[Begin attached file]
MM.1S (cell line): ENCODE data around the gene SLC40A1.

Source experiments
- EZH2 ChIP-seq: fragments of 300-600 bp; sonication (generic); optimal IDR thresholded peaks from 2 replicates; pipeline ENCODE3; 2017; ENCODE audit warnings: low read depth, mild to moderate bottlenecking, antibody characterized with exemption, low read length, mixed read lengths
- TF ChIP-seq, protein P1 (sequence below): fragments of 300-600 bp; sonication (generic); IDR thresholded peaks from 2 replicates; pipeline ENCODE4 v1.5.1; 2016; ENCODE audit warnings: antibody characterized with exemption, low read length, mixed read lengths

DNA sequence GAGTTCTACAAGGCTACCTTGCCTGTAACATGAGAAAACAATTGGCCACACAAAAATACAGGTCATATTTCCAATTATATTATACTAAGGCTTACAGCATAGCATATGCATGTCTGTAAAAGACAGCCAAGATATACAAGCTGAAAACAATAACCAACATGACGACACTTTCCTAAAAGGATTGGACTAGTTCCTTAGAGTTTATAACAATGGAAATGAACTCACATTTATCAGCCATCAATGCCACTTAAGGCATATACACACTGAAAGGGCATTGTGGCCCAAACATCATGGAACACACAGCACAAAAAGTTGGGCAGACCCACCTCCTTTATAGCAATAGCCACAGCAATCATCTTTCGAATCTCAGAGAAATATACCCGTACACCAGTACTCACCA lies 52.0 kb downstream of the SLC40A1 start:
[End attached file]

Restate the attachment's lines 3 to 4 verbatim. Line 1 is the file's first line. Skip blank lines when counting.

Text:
- EZH2 ChIP-seq: fragments of 300-600 bp; sonication (generic); optimal IDR thresholded peaks from 2 replicates; pipeline ENCODE3; 2017; ENCODE audit warnings: low read depth, mild to moderate bottlenecking, antibody characterized with exemption, low read length, mixed read lengths
- TF ChIP-seq, protein P1 (sequence below): fragments of 300-600 bp; sonication (generic); IDR thresholded peaks from 2 replicates; pipeline ENCODE4 v1.5.1; 2016; ENCODE audit warnings: antibody characterized with exemption, low read length, mixed read lengths